"I do not think that any type of agreement with China on trade and investment is sustainable, because it is a zero sum game. China is an economic, geopolitical competitor. And I do not see a long term compromise there," Banks said.
He accused China of implementing an aggressive economic policy aimed at destroying competition by dumping and selling cheap products.
"If they face tariffs, they can circumvent that by building factories here in the United States — a type of Trojan Horse — to flood the market. They are also looking to acquire advanced technology through mergers and acquisitions — so buying the company. That’s on top of their economic espionage. As long as Chinese industry is controlled by the Chinese government and Chinese communist party, I see it as a risk," Banks said.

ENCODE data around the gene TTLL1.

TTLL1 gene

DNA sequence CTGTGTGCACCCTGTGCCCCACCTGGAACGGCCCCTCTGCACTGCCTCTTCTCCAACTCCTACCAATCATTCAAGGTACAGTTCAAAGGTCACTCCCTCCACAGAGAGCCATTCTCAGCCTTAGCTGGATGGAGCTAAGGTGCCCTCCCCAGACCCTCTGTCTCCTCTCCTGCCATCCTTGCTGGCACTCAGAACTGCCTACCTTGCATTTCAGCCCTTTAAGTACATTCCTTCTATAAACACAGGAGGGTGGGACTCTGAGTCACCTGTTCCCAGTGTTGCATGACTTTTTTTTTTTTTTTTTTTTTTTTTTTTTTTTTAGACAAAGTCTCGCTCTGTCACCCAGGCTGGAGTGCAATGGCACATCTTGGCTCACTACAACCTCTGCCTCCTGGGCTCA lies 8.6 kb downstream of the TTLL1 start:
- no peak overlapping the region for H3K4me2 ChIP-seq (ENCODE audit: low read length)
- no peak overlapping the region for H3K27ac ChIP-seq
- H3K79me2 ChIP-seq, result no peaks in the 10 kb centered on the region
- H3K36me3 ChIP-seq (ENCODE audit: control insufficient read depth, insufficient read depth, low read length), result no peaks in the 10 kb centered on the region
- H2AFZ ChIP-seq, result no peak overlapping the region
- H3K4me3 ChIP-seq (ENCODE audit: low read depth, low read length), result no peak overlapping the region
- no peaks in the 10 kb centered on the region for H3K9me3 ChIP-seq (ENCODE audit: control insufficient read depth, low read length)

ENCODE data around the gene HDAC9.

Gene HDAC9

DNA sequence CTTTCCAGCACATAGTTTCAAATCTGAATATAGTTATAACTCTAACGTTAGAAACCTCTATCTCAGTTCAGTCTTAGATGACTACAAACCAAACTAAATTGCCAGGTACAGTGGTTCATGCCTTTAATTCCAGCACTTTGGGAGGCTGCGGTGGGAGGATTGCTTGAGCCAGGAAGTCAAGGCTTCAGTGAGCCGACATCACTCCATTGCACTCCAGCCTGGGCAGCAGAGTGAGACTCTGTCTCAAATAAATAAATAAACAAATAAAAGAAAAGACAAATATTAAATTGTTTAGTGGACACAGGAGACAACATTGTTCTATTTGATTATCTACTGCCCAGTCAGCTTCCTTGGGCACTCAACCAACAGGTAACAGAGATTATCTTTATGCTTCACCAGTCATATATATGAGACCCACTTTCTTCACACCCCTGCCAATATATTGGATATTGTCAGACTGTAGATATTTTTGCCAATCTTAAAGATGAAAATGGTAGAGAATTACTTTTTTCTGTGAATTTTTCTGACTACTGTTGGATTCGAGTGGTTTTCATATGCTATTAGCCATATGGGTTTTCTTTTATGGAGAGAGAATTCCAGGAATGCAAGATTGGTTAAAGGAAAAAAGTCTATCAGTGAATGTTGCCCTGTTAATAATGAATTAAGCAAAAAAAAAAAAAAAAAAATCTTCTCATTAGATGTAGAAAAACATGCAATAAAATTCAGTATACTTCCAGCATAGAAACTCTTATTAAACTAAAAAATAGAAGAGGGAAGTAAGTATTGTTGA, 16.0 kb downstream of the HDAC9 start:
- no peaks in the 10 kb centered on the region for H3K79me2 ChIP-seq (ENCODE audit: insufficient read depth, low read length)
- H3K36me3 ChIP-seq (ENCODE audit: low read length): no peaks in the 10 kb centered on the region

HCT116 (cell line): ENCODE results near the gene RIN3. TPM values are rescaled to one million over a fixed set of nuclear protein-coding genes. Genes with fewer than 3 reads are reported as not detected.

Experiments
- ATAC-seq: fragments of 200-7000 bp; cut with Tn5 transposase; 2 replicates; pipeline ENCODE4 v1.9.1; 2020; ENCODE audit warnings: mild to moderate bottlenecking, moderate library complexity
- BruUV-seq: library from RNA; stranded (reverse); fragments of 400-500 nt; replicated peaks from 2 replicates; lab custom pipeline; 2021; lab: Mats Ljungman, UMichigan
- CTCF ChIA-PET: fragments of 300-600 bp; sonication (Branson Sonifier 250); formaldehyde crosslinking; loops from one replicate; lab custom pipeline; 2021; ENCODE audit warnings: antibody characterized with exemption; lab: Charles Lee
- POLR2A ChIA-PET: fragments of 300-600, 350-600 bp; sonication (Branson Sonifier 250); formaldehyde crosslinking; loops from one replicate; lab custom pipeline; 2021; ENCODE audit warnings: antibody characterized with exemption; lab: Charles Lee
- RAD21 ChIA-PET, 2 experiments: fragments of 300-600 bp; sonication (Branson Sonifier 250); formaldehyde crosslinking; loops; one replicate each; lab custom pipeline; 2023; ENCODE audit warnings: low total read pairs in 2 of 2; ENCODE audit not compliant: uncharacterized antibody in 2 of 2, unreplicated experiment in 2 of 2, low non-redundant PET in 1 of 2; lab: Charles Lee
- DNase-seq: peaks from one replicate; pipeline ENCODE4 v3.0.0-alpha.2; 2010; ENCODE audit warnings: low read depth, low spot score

At the G20 summit in Argentina in December, Trump and Chinese President Xi Jinping agreed upon a 90-day truce to allow room for a new trade agreement. The truce was set to end on March 1 but after the latest round of consultations, held on February 21-24, Trump agreed to postpone the introduction of new tariffs.